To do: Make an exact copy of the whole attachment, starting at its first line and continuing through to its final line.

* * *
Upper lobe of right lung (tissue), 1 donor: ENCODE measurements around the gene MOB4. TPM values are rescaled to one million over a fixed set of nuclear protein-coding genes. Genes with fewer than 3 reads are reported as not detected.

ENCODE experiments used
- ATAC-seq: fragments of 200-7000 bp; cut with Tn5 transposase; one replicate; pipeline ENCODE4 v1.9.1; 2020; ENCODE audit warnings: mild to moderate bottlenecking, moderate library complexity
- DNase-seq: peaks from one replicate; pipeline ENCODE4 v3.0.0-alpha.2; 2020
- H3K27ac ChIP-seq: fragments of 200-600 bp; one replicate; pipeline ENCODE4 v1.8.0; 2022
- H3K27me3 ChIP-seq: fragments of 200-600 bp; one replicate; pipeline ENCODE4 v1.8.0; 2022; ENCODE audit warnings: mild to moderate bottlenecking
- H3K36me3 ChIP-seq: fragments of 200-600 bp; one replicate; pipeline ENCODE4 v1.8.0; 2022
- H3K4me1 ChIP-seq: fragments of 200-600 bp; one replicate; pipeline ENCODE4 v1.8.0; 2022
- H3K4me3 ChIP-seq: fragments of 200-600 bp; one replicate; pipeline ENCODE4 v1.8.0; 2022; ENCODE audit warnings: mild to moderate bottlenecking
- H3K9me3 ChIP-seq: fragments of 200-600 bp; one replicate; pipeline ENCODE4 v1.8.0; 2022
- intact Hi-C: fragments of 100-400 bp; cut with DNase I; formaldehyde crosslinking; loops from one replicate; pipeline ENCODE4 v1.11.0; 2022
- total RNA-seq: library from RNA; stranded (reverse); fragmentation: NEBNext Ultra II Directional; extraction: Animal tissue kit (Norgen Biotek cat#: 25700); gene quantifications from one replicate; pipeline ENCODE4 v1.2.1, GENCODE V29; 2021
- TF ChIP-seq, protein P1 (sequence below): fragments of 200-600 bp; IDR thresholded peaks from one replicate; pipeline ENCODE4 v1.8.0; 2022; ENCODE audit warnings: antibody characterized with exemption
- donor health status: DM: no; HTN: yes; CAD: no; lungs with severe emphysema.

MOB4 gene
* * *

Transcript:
Upper lobe of right lung (tissue), 1 donor: ENCODE measurements around the gene MOB4. TPM values are rescaled to one million over a fixed set of nuclear protein-coding genes. Genes with fewer than 3 reads are reported as not detected.

ENCODE experiments used
- ATAC-seq: fragments of 200-7000 bp; cut with Tn5 transposase; one replicate; pipeline ENCODE4 v1.9.1; 2020; ENCODE audit warnings: mild to moderate bottlenecking, moderate library complexity
- DNase-seq: peaks from one replicate; pipeline ENCODE4 v3.0.0-alpha.2; 2020
- H3K27ac ChIP-seq: fragments of 200-600 bp; one replicate; pipeline ENCODE4 v1.8.0; 2022
- H3K27me3 ChIP-seq: fragments of 200-600 bp; one replicate; pipeline ENCODE4 v1.8.0; 2022; ENCODE audit warnings: mild to moderate bottlenecking
- H3K36me3 ChIP-seq: fragments of 200-600 bp; one replicate; pipeline ENCODE4 v1.8.0; 2022
- H3K4me1 ChIP-seq: fragments of 200-600 bp; one replicate; pipeline ENCODE4 v1.8.0; 2022
- H3K4me3 ChIP-seq: fragments of 200-600 bp; one replicate; pipeline ENCODE4 v1.8.0; 2022; ENCODE audit warnings: mild to moderate bottlenecking
- H3K9me3 ChIP-seq: fragments of 200-600 bp; one replicate; pipeline ENCODE4 v1.8.0; 2022
- intact Hi-C: fragments of 100-400 bp; cut with DNase I; formaldehyde crosslinking; loops from one replicate; pipeline ENCODE4 v1.11.0; 2022
- total RNA-seq: library from RNA; stranded (reverse); fragmentation: NEBNext Ultra II Directional; extraction: Animal tissue kit (Norgen Biotek cat#: 25700); gene quantifications from one replicate; pipeline ENCODE4 v1.2.1, GENCODE V29; 2021
- TF ChIP-seq, protein P1 (sequence below): fragments of 200-600 bp; IDR thresholded peaks from one replicate; pipeline ENCODE4 v1.8.0; 2022; ENCODE audit warnings: antibody characterized with exemption
- donor health status: DM: no; HTN: yes; CAD: no; lungs with severe emphysema.

MOB4 gene